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Interviews

Talking the Primal Nature of Obstacle Races with Andrew Bowen

andrew-bowen-ocr-spartan-athlete

Why do you race? How did it all start?

I played soccer (goalkeeper) in high school and loved the sport, however fell out of the athletic mindset once in college. Drinking, eating junk, and sleeping in late was regular practice. The sedentary condition did not improve in married life and I let everything go. One day in early summer of 2014, I glanced at myself in the mirror and just felt disgusted, so I began exercising with P90X3 and lost 30 pounds. A chance invitation to a local mud run changed everything. With obstacle racing I finally had an outlet for fitness and now I train every day. I wish I would have discovered the sport earlier, but I can’t imagine doing anything else.

I enjoy its primal nature, the fact that espouses real world application. Jumping, crawling, climbing, running, the fury and the savagery of the sport. I can train anywhere, in any condition, and the rush of both training and fighting both your own limits and the competition beside you is unmatched.

 

As a blogger you share thrilling and inspiring racing experiences with the community. What drives you to document your experiences?

My first love was and is writing. I’m a storyteller. Chronicling my adventure with OCR is a great way to establish accountability for myself and connect with OCR folks around the world. I want to both help others with any trade tips I acquire and glean from others as well.

 

Andrew Bowen OCR interview spartan race What was the most memorable (or crazy) racing experience to date?

Carolina BattleFrog 2015. That race destroyed me (and a few others, I’ve heard). It was a perfect storm of freakish cold weather, rain, and the venue (an ATV course) was simply ripe for tormenting athletes. I had also just come off an IT band injury I thought had subsided, however it resurrected in all its burning glory about mid way through the race. I limp-ran the last 3 miles and finished the race completely disoriented. I finished 4th in age group however, so it wasn’t a complete disaster.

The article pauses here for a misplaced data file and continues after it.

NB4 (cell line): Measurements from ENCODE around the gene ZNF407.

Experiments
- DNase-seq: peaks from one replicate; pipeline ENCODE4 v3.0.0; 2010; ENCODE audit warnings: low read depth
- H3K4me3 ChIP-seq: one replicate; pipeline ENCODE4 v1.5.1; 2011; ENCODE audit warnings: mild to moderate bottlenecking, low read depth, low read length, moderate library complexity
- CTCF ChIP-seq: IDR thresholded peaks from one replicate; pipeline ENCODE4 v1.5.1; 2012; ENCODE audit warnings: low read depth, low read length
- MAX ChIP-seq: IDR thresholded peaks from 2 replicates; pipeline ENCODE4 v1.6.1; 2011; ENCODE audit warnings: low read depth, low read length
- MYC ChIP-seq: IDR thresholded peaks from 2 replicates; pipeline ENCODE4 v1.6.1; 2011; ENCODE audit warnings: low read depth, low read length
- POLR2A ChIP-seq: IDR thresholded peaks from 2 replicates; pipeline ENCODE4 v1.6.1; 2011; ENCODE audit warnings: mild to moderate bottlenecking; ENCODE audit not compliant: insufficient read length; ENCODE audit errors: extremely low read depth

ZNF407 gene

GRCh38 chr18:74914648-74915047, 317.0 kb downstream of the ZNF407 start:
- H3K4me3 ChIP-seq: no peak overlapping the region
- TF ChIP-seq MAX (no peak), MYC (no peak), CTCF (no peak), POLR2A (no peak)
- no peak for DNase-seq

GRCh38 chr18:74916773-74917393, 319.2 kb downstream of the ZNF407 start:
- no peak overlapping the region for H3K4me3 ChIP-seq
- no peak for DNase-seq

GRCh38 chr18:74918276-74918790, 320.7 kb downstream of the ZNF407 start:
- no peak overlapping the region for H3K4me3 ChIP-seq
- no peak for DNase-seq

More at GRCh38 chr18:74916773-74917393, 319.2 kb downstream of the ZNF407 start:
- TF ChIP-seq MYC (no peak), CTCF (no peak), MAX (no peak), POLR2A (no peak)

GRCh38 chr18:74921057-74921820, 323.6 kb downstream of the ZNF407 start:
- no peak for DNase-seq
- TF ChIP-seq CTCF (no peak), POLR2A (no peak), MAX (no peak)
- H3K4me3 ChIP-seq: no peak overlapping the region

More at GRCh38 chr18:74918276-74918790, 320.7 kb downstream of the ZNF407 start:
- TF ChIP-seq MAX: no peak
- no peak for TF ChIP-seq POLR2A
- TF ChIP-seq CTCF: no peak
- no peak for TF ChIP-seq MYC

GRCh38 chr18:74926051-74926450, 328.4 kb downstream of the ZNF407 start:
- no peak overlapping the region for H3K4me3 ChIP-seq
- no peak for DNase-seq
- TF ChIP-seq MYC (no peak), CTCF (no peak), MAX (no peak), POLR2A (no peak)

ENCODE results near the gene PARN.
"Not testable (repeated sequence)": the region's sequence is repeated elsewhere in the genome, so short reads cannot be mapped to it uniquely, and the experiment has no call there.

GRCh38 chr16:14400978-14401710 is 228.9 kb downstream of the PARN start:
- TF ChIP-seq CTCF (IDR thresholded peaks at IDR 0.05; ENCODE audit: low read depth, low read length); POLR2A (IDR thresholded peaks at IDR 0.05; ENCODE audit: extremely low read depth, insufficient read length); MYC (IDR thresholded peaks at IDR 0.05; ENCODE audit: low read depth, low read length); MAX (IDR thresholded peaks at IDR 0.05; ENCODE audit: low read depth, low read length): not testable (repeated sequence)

What made you persevere and finish it instead of calling it quits?

I zone out with these races. The same thing would happen in high school once I stepped onto the field and into the goal box. Something clicks inside me, like a targeting mechanism, and nothing else matters. Once I launch off the start line, there is no stopping.

 

Interesting, would you define it as a flow? Does it happen automatically?

It actually builds up, usually from the pre-race warm up. I just sink into race mode and everything becomes clear. I suppose it’s almost akin to a meditative state. There is literally nothing going on in my mind during a race, though I probably look like a rage monster on the course!

 

Andrew Bown Run Obstacle RaceThat’s a new way to approach racing.

Let’s talk about the more technical bits. What does your training routine look like?

Intentional chaos. I like to schedule my training a week at a time. Generally I run three days a week: speed work, hill work, and distance/endurance. Strength train on Monday’s, Wednesday’s, Fridays, with HIIT-style on Tuesday and Thursday. At least that’s the plan. Sometimes I’ll go for a random 3 hour ruck, or come up with a swimming pool routine. I also have a plethora of “found items” in my back yard, including logs, tires, ropes, and stumps that I play with when the mood strikes. That’s what I adore about OCR: unpredictability. I train the same way and have a blast in the process.